I'm thinking about this because I'm happy with the weather, but generally antsy about life in general. I'm looking for part-time work to supplement our income, because the income isn't even coming close to covering our expenses . . . and we really can't cut out any expenses. We go to and/or rent some movies, but for God's sake! We don't have a car, we don't travel much, I almost never buy CDs, we scarcely eat out (when we do, it's at the pizza/pho/cheap Chinese food level), we play CDs on our DVD player 'cause the CD player on our stereo's been broken for about five years . . . You get the idea. We're not broke because we're living high on the epicurean hog. Anyway, I'm trying to find part-time work, and I've sent out a bunch of resumes, and I'm not even getting reasonable nibbles. I assumed part-time evening/weekend work would be easy to find, since I wouldn't likely be facing competition from other reasonably qualified thirtysomethings. It all leaves me feeling like a bad provider, because the full time job I hold, like all the full time jobs I've held, just doesn't cut the mustard.

Aimless. That's how it makes me feel. Like Bud, the "hero" played by Vincent Gallo in The Brown Bunny, which he wrote, produced and directed. Aimless, like the film itself. Gallo scored an unlikely hit with Buffalo 66, another road movie with Christina Ricci and a cameo by Mickey Rourke (!). And he deserved that hit: The split screens, freeze frames and other devices worked superbly in that film; and the prog-rock tap dance that Christina Ricci does in the bowling alley is so surreal and sexy that it should have won an Oscar all by itself. "The Brown Bunny" is beautifully shot, with a sense of existential stasis that has served directors like Takeshi Kitano, Terence Malick and David Gordon Green well; but where the others use stasis to create a sense of resigned despair, intimate pantheism and uncontainable ardor (respectively), Gallo seems to use this stasis to create . . . more stasis. As it turns out, the film is about stasis, specifically the failure of its protagonist to move on from a failed relationship and a tragic event; but by the time we reach that realization--and the now infamous, highly explicit fellation scene that precedes it--we're hard-pressed to care. There's a nice supporting turn from Chloe Sevigny, and a strangely affecting silent cameo by Cheryl Tiegs (purplestine was nice enough to explain to me who she is), some beautiful travel shots (love those desert road movies!); but for a film that wants to be a meditation on loss and male sexuality to come off as little more than a nihilistic travelogue . . . well, let's just say I'd hoped for better. Not so much a dud as an interesting failure, The Brown Bunny is best viewed as an object of bemused curiosity . . . if, indeed, it's to be viewed at all.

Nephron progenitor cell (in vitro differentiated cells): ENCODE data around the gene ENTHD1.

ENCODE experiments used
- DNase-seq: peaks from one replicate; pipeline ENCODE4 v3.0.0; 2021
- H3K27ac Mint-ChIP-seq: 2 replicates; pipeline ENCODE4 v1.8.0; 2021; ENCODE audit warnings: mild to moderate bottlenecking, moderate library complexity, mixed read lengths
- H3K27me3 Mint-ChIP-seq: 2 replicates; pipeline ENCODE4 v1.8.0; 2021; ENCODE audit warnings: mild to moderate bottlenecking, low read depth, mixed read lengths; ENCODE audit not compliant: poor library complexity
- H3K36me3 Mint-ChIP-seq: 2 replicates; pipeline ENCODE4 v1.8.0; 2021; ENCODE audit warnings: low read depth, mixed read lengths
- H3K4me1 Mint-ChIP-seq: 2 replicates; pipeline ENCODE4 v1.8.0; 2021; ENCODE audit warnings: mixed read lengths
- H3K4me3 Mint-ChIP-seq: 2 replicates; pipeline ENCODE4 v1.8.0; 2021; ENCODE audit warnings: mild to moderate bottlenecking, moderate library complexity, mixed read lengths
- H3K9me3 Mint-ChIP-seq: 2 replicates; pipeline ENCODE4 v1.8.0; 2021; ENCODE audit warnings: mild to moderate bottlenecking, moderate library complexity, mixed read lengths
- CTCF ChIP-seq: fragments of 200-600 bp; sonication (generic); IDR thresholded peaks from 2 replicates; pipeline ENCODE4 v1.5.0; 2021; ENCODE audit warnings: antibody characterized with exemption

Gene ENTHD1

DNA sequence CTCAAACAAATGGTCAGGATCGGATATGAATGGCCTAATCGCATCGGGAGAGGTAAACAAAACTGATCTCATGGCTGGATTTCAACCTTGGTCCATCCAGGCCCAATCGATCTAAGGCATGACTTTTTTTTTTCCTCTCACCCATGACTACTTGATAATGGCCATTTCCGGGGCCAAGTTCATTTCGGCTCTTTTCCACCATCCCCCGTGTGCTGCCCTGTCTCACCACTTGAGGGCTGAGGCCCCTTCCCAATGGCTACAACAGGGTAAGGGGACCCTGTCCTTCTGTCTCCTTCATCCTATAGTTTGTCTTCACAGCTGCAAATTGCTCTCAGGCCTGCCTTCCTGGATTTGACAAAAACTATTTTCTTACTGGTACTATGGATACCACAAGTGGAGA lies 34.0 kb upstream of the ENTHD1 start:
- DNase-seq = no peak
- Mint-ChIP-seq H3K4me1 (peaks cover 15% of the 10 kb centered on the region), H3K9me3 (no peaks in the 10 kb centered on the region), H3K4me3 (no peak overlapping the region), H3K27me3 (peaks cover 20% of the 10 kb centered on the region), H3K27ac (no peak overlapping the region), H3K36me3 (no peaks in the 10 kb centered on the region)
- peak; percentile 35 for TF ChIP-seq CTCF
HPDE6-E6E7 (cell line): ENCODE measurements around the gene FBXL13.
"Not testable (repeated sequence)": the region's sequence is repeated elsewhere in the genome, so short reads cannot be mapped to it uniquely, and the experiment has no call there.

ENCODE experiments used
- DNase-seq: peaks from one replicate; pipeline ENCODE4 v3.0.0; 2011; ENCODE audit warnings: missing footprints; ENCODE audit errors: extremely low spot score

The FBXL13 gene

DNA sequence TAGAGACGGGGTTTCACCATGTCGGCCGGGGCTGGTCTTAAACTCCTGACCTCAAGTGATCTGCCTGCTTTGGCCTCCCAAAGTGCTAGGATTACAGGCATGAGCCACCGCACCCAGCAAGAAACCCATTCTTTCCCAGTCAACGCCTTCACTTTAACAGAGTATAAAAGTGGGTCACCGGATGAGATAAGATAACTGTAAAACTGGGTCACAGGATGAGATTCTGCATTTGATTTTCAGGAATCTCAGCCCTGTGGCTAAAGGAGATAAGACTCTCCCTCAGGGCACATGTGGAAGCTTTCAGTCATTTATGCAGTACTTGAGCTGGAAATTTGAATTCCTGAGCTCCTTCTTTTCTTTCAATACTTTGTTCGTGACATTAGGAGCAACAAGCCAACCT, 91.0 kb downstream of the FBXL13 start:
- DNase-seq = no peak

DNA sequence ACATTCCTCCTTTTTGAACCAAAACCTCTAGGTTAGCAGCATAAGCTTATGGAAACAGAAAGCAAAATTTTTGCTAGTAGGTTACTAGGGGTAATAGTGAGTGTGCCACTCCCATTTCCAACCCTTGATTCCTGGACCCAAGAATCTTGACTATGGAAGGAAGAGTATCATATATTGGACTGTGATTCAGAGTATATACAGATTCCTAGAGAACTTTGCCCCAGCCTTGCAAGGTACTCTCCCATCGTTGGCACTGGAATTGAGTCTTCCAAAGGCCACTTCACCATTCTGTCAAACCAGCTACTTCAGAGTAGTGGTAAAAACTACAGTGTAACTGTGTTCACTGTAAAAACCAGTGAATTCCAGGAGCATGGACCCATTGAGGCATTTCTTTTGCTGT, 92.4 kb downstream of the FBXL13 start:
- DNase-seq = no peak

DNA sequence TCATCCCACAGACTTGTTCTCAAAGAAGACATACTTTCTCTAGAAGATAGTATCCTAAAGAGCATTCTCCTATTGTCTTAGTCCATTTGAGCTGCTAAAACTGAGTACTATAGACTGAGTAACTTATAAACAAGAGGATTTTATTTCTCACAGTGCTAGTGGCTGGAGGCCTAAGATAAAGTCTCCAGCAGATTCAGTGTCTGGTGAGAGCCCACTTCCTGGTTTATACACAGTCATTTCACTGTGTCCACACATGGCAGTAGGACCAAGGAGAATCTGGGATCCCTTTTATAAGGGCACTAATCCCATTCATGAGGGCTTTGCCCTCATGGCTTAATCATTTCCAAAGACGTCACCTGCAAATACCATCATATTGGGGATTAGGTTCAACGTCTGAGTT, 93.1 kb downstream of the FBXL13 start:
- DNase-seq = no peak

Blogger Stine said...

Not a bad provider. It will come baby, it will come.

And I'm sure I have yet to tell you about many 70's personalities, of which you still have not heard.

12:24 PM  
Blogger amandak said...

The desert is here waiting, darling, whenever you're ready.

8:44 AM  
Blogger Missuz J said...

I remember arguing with you once, in our kind of abrasive days, about the winter, overcast days, gray weather in general. Of course, as a LEO to the LEOIST degree, the sun is my source. I am a solar powered person with no battery back up. That said, I am learning to appreciate the introspection of gray days. Where at one time, they made me feel almost a prisoner--longing for the sun, now I can deal with them, and sometimes even enjoy them.

11:48 AM  
Blogger thelyamhound said...

I've kind of come to terms with summer, myself, although I still hate summer fashion and resent feeling like I have to be in better shape because more of my body is seen. If I had a lot of money, I'd wear linen suits all the time. Even really fat guys look classy in linen suits. Only really skinny guys with lots of tattoos can wear shorts and a tank top without looking like Joe Trailer Park.

My favorite weather, in my experience, is still the kind of fall day you get in Cedar City or Helena around mid-October: Cold, sunny, lots of dry and fallen leaves. The sort of day that makes me think of study, the beginning of a theatre season, when people start drinking tea and coffee. Days of tweed and sweaters, not yet days of longjohns and topcoats. If I could find a place where it's like that all year, I'd move there.

12:20 PM